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Baker's Dozen

Alan Wilder Of Recoil & Depeche Mode's 13 Favourite LPs
Luke Turner , May 9th, 2011 07:29

As Short Circuit fast approaches, we talk to Alan Wilder about his 13 favourite records, and how they shaped his work in post-Depeche Mode project Recoil


Talk Talk - Spirit Of Eden
I've become musical supervisor on a Talk Talk album that's being put together; it looks like we might have Elbow involved, and lots of other really good people like that. It's made me more aware – not that I wasn't already – how influential Talk Talk were, and how many people's favourite group they are.

In direct opposition to their commercial decline, my interest in the group increased as their more avant garde leanings came to the forefront. It was clear that Hollis in particular was never comfortable wearing the cloak of pop stardom. He became more and more introspective, reclusive and disdainful of all things commercial. We can all see, with hindsight, where his aspirations lay having now heard the later, definitive albums. Here was a man clearly very frustrated working within the confines of the format - something I appreciate myself and which led me to start my own Recoil project in order to alleviate the very same limitations.

Mark Hollis has this way of writing, and this voice, that's totally unique. It's like nothing else. I've heard a few cover versions recently – some of which have been submitted for this album – where people attempt to sing his songs and get nowhere near, which makes you realise what a great singer he is. I also watched the Live In Montreaux show they did in the 80s on Sky Arts recently, and he didn't drop a note the whole show: he was spot on, so as a singer – and it's just one small aspect of Talk Talk – he's really got something different. And then there's songs, the production, the dangerous approach they took by veering more and more away from being commercial and writing catchy pop tunes into something way, way different to that. When Spirit Of Eden and Laughing Stock happened, I think everyone said 'What are you doing'? And now everyone says 'They're my favourite albums'.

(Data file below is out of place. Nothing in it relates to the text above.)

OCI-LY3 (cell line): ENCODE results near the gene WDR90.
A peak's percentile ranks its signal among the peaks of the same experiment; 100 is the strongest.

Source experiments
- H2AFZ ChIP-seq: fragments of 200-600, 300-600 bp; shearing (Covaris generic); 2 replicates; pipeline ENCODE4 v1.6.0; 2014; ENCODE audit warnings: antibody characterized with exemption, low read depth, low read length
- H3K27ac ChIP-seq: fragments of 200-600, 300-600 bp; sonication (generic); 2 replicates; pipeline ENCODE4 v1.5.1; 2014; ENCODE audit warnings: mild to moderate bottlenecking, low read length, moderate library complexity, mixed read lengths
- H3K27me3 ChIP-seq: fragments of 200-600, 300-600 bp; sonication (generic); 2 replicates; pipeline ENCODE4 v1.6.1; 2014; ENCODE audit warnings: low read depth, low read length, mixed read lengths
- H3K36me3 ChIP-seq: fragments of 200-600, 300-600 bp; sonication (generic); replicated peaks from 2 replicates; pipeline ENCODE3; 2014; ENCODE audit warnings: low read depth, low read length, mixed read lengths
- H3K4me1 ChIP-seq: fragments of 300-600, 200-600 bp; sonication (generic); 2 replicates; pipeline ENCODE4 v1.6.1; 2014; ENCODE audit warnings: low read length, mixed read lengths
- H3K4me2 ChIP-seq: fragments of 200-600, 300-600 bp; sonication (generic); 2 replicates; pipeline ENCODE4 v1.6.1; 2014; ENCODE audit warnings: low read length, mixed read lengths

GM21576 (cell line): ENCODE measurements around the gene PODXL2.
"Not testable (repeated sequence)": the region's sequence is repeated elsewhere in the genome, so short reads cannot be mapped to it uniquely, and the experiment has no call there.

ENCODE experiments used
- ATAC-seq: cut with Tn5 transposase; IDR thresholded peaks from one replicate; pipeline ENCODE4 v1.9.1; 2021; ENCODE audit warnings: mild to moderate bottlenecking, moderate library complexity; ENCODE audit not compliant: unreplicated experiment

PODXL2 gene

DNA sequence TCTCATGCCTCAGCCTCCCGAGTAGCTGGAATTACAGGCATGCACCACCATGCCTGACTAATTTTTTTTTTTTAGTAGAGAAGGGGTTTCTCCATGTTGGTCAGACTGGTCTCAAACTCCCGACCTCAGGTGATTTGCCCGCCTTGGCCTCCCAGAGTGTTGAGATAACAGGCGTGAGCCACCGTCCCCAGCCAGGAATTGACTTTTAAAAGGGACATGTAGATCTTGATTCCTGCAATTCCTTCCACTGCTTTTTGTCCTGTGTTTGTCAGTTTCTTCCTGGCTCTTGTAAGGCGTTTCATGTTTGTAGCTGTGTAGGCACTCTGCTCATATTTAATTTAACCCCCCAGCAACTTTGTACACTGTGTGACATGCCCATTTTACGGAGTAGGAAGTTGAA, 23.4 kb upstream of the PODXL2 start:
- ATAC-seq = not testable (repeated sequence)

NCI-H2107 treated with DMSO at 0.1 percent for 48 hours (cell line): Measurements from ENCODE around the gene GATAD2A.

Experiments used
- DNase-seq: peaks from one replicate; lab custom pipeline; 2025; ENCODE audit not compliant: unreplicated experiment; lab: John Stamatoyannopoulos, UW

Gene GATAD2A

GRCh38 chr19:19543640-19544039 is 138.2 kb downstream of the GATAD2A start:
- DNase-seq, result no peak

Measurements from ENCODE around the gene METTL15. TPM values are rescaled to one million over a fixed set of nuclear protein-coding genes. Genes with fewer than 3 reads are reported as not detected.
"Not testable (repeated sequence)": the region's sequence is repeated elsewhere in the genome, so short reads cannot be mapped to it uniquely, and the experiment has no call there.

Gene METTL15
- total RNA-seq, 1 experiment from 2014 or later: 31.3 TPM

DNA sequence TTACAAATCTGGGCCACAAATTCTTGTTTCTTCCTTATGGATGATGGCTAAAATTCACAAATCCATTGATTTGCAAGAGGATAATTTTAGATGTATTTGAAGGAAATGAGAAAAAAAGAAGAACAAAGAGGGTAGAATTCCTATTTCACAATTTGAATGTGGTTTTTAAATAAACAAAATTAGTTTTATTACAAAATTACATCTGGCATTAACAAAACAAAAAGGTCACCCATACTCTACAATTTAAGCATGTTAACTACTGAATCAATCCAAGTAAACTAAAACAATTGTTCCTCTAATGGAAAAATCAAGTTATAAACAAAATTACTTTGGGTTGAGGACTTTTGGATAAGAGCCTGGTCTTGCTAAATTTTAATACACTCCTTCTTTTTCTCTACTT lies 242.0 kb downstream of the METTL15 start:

However, the revelation that followed - 'Spirit of Eden' - was still totally unexpected. This has to be one of my all-time favourite albums. Mind-blowingly brilliant in its diversity, minimalism, atmospherics, musicianship and topped off with the voice which found it's true position floating painfully over the top (in the best possible way). Whenever I'm stumped for something to listen to, I reach for this album to restore my faith in all that is good about modern music. It encompasses so many of the things I enjoy about sound, postmodernity, sophisticated arrangements, eclectic and unusual songs. Frankly, I'm jealous that I have never been able to make a record which has the confidence to be so exposed.

In 1998, Mark Hollis released one more solo album and then promptly retired from the music industry, never to be seen again. To this day I have no idea what happened to him. I do wish he'd return.